Saturday 14th April 2012.

I came home a few hours ago after attending Monika’s art circle at her home in Bryanston, my first attendance in a long while. It was so nice to see old friends and meet a new person. It was altogether lively and lovely, discussing inter alia a few art works that were presented by those who had brought their art works for criticism. I may comment later on a different and separate blog on those art works and what they expressed – for me – but for the moment just to say that the artworks were mostly to do with the descent into the unconscious; re-claiming the feminine; acknowledging the shadow, inter alia. I felt much enlivened when I left around midday.

When home, I had the pleasure of listening to a 9 minute audio on my computer by Michael Bernard Beckwith on ‘Breaking the Arrangement with Mediocrity’, courtesy of ‘Sounds True’ to which I subscribe. It was a wake-up call for me, speaking as he does about the status quo and how many of us get caught in it – I felt as if he was speaking to me. So I am blogging about this, this afternoon – do comment if you wish.

Mediocrity is like an insidious poison; it creeps silently like a snake in the night into one’s soul. Slowly, the status quo takes up permanent residence; my brain gets dulled; I feel enfeebled; I care less; I feel indifferent … I feel so stuck in this mediocrity and I have to wonder what my fear is towards getting out of it. That feeling of being stuck in the status quo is a feeling that I have experienced before (and written about) in my life – it is simply awful. I know that this is when I feel I have not a single creative spark in me. I feel deadened, dull, unable to move physically, mentally, emotionally or spiritually, in an agony of impotence, fearful of making the first step towards getting myself out of the quagmire. I feel as if I have struck a bargain with the Devil no less when I try to put those dismal thoughts aside and reach out for some comfort usually by way of food .. it is all so unconscious and I am so often quite unwilling to confront this in an honest way.

As Michael Bernard Beckwith says and as I see as valid and true, there is a collective tendency to mediocrity, evidenced in society on many levels. If I look at the ‘Shorter OED on Historical Principles’ definition of ‘mediocrity’, it says, inter alia (point 5) ‘the quality or condition of being mediocre. Now chiefly disparaging. 1588’. The word ‘mediocre’ is defined inter alia as ‘of middle height’ … ‘of middling quality, neither good nor bad; indifferent’. Carlyle is quoted: ‘It is thus that mediocre people seek to lower great men’.

This tendency of our society towards mediocrity has been punted before in the press and on the radio. We have a few lively independent radio and TV stations as well as the press – at the moment. It is always refreshing to realise that there is awareness of mediocrity in many levels of society; but awareness is one thing and action is another. We actually do put up with poor service, poor delivery, unsatisfying relationships, uncreative lives, ‘living small lives in our sheltered and comfortable boxes’ to paraphrase Michael Bernard Beckwith. It is almost a conspiracy to keep things stuck in the status quo – don’t rock my boat and I won’t rock yours. If you do, you will be alienated in some subtle way.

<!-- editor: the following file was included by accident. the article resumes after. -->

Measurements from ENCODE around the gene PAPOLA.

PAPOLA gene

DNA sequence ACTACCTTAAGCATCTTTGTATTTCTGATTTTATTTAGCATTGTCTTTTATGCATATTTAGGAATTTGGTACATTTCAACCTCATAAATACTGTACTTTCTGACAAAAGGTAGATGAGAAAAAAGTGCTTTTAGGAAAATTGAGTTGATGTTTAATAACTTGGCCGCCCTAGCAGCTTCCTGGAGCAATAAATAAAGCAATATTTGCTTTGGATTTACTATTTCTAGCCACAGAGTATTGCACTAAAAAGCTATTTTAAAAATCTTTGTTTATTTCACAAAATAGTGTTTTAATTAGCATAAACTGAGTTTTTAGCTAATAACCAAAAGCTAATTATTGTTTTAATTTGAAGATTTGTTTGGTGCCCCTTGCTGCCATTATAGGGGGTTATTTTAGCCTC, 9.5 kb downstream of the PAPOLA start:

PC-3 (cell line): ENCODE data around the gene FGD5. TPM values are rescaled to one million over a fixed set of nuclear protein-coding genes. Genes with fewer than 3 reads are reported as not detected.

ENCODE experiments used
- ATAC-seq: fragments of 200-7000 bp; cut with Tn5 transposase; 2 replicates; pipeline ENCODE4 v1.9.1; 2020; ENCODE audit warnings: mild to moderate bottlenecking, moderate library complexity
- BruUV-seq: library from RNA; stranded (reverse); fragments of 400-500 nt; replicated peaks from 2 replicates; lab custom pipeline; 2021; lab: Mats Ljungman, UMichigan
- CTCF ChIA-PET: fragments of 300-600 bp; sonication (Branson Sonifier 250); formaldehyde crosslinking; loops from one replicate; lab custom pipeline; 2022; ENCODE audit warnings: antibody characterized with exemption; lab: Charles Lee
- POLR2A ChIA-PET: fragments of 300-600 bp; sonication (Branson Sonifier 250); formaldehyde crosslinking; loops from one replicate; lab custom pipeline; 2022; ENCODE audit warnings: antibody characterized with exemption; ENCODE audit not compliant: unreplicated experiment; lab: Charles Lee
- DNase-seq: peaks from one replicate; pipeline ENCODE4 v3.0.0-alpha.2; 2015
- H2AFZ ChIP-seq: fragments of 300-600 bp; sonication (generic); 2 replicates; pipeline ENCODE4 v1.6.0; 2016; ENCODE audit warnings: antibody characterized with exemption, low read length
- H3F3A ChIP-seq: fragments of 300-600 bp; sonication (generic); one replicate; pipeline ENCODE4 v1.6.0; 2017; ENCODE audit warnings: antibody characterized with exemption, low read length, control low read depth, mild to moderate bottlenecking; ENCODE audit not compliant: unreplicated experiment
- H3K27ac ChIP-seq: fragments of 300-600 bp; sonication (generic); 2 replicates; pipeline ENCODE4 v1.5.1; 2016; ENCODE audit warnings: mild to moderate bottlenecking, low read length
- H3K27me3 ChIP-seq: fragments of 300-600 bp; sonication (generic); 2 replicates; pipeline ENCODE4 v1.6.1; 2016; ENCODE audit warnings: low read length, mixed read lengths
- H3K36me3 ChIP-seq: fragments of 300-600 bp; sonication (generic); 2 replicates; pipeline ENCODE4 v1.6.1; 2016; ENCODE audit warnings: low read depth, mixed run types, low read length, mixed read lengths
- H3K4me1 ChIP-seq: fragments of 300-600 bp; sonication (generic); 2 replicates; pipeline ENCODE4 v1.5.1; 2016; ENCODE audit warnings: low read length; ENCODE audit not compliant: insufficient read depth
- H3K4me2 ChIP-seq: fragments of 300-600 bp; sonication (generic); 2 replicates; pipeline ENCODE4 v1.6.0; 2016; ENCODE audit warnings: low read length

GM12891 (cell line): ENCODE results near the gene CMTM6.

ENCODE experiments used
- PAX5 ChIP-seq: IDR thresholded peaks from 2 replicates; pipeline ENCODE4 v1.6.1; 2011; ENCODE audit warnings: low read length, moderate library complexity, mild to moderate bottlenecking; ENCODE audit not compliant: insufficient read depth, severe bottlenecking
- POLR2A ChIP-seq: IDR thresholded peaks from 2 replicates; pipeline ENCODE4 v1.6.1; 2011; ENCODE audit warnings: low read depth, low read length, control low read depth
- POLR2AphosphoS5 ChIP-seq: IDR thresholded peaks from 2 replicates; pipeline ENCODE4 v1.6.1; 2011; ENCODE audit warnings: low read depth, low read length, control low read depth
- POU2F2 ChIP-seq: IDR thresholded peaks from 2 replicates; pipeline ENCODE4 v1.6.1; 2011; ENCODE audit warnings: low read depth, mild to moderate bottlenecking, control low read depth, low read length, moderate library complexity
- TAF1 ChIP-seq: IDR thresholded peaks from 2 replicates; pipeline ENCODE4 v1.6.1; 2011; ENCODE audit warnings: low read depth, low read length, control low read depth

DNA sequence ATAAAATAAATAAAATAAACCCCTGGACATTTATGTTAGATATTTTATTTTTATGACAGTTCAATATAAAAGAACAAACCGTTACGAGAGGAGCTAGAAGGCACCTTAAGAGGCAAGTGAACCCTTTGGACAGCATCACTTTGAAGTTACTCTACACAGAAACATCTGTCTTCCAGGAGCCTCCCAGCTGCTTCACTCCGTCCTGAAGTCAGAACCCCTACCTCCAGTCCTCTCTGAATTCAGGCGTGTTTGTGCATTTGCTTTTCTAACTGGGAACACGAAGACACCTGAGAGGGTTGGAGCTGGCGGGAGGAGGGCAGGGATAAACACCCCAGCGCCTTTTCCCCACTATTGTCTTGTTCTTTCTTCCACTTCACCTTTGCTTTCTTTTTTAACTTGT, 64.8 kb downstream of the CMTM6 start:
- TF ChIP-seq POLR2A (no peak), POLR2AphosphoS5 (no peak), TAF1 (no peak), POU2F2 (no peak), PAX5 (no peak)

He contrasts this with the impulse towards the evolution and unfolding of our souls, the impulse towards excellence and our ‘…conscious participation in the evolutionary impulse that governs all creation’. And it is on this hopeful note that I want to end. Doing something ‘out of the box’ is a great step in moving away from from mediocrity and towards that spark of creativity within ourselves, which yearns for ever unfolding and boundless expression.

On my side, I have placed torn strips of old newspapers into a large bowl, dampened thoroughly with water – and I plan to make something out of this. I am not quite sure what .. I think I will have to make a flour paste or something and let the newspapers and goo harden – and then just see where my fingers take me in fashioning something. It will be my attempt at striking a blow towards my inner tendency to mediocrity.

http://www.gardenofedenblog.com – my personal blog

MNINB

I have allocated the whole day today to catching up on the MNINB April challenge. It is extremely challenging – day 5 (I am still several days behind) requires that a posting be done to my blog today so I am doing that now. Day 4 required twitter account to be set up; that was done a little while ago with help of my son. Bob said in his Day 4 challenge to add ‘in comments below’ the twitter handle but I was not able to do that but I will use this blog post to add to this post. @susanscottsa

Pesach and Easter.

On Saturday 07 April 2012 at 4:16 PM, Susan Scott wrote: